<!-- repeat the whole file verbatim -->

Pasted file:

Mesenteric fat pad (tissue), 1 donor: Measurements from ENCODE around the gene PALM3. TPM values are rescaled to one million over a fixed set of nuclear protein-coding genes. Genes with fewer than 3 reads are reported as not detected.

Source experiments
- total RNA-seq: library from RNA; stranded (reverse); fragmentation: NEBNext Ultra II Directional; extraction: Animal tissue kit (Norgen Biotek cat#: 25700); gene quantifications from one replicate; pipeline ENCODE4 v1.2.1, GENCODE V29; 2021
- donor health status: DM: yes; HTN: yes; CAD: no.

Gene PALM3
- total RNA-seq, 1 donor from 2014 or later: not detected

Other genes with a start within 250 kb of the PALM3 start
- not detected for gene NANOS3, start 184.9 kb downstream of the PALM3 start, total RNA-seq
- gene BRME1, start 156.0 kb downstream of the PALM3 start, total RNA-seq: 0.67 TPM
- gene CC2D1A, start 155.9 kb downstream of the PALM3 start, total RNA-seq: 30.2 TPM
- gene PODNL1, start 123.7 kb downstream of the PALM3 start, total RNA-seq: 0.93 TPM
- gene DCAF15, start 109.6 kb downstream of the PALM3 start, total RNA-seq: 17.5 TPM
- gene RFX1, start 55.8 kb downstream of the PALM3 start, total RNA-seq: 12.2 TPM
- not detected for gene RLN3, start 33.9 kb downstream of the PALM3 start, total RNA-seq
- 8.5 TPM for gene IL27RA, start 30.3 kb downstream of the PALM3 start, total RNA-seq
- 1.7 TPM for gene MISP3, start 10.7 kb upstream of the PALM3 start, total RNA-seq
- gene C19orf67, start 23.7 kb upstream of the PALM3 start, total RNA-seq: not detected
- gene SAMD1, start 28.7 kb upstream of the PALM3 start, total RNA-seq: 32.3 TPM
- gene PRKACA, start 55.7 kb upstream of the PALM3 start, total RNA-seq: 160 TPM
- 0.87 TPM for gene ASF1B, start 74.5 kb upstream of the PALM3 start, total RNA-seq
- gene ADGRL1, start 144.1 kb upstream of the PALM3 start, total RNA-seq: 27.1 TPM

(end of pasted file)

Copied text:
Mesenteric fat pad (tissue), 1 donor: Measurements from ENCODE around the gene PALM3. TPM values are rescaled to one million over a fixed set of nuclear protein-coding genes. Genes with fewer than 3 reads are reported as not detected.

Source experiments
- total RNA-seq: library from RNA; stranded (reverse); fragmentation: NEBNext Ultra II Directional; extraction: Animal tissue kit (Norgen Biotek cat#: 25700); gene quantifications from one replicate; pipeline ENCODE4 v1.2.1, GENCODE V29; 2021
- donor health status: DM: yes; HTN: yes; CAD: no.

Gene PALM3
- total RNA-seq, 1 donor from 2014 or later: not detected

Other genes with a start within 250 kb of the PALM3 start
- not detected for gene NANOS3, start 184.9 kb downstream of the PALM3 start, total RNA-seq
- gene BRME1, start 156.0 kb downstream of the PALM3 start, total RNA-seq: 0.67 TPM
- gene CC2D1A, start 155.9 kb downstream of the PALM3 start, total RNA-seq: 30.2 TPM
- gene PODNL1, start 123.7 kb downstream of the PALM3 start, total RNA-seq: 0.93 TPM
- gene DCAF15, start 109.6 kb downstream of the PALM3 start, total RNA-seq: 17.5 TPM
- gene RFX1, start 55.8 kb downstream of the PALM3 start, total RNA-seq: 12.2 TPM
- not detected for gene RLN3, start 33.9 kb downstream of the PALM3 start, total RNA-seq
- 8.5 TPM for gene IL27RA, start 30.3 kb downstream of the PALM3 start, total RNA-seq
- 1.7 TPM for gene MISP3, start 10.7 kb upstream of the PALM3 start, total RNA-seq
- gene C19orf67, start 23.7 kb upstream of the PALM3 start, total RNA-seq: not detected
- gene SAMD1, start 28.7 kb upstream of the PALM3 start, total RNA-seq: 32.3 TPM
- gene PRKACA, start 55.7 kb upstream of the PALM3 start, total RNA-seq: 160 TPM
- 0.87 TPM for gene ASF1B, start 74.5 kb upstream of the PALM3 start, total RNA-seq
- gene ADGRL1, start 144.1 kb upstream of the PALM3 start, total RNA-seq: 27.1 TPM